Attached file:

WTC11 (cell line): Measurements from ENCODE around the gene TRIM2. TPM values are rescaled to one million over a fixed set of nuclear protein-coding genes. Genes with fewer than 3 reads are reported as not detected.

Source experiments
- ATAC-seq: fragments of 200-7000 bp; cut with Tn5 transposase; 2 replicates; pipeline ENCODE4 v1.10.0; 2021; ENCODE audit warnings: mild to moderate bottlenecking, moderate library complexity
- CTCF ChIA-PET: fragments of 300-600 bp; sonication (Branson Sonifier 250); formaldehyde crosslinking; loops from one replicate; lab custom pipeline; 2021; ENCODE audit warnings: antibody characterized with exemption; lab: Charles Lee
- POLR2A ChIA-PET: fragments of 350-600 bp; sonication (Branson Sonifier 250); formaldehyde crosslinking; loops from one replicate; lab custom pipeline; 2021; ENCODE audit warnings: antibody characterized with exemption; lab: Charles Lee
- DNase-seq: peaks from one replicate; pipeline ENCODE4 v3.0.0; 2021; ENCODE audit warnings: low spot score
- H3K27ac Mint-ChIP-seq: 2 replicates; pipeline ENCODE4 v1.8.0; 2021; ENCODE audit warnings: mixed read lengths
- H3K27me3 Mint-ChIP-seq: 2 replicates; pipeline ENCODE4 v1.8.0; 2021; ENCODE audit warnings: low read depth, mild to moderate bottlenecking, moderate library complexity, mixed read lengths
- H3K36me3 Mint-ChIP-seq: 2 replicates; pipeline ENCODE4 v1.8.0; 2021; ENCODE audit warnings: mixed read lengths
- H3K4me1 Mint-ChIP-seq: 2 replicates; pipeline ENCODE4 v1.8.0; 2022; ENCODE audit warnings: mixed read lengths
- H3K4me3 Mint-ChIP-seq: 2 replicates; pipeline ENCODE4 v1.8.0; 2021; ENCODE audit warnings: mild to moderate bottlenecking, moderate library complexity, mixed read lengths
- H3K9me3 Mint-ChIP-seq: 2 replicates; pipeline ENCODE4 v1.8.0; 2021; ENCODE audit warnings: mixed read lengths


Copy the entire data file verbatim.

WTC11 (cell line): Measurements from ENCODE around the gene TRIM2. TPM values are rescaled to one million over a fixed set of nuclear protein-coding genes. Genes with fewer than 3 reads are reported as not detected.

Source experiments
- ATAC-seq: fragments of 200-7000 bp; cut with Tn5 transposase; 2 replicates; pipeline ENCODE4 v1.10.0; 2021; ENCODE audit warnings: mild to moderate bottlenecking, moderate library complexity
- CTCF ChIA-PET: fragments of 300-600 bp; sonication (Branson Sonifier 250); formaldehyde crosslinking; loops from one replicate; lab custom pipeline; 2021; ENCODE audit warnings: antibody characterized with exemption; lab: Charles Lee
- POLR2A ChIA-PET: fragments of 350-600 bp; sonication (Branson Sonifier 250); formaldehyde crosslinking; loops from one replicate; lab custom pipeline; 2021; ENCODE audit warnings: antibody characterized with exemption; lab: Charles Lee
- DNase-seq: peaks from one replicate; pipeline ENCODE4 v3.0.0; 2021; ENCODE audit warnings: low spot score
- H3K27ac Mint-ChIP-seq: 2 replicates; pipeline ENCODE4 v1.8.0; 2021; ENCODE audit warnings: mixed read lengths
- H3K27me3 Mint-ChIP-seq: 2 replicates; pipeline ENCODE4 v1.8.0; 2021; ENCODE audit warnings: low read depth, mild to moderate bottlenecking, moderate library complexity, mixed read lengths
- H3K36me3 Mint-ChIP-seq: 2 replicates; pipeline ENCODE4 v1.8.0; 2021; ENCODE audit warnings: mixed read lengths
- H3K4me1 Mint-ChIP-seq: 2 replicates; pipeline ENCODE4 v1.8.0; 2022; ENCODE audit warnings: mixed read lengths
- H3K4me3 Mint-ChIP-seq: 2 replicates; pipeline ENCODE4 v1.8.0; 2021; ENCODE audit warnings: mild to moderate bottlenecking, moderate library complexity, mixed read lengths
- H3K9me3 Mint-ChIP-seq: 2 replicates; pipeline ENCODE4 v1.8.0; 2021; ENCODE audit warnings: mixed read lengths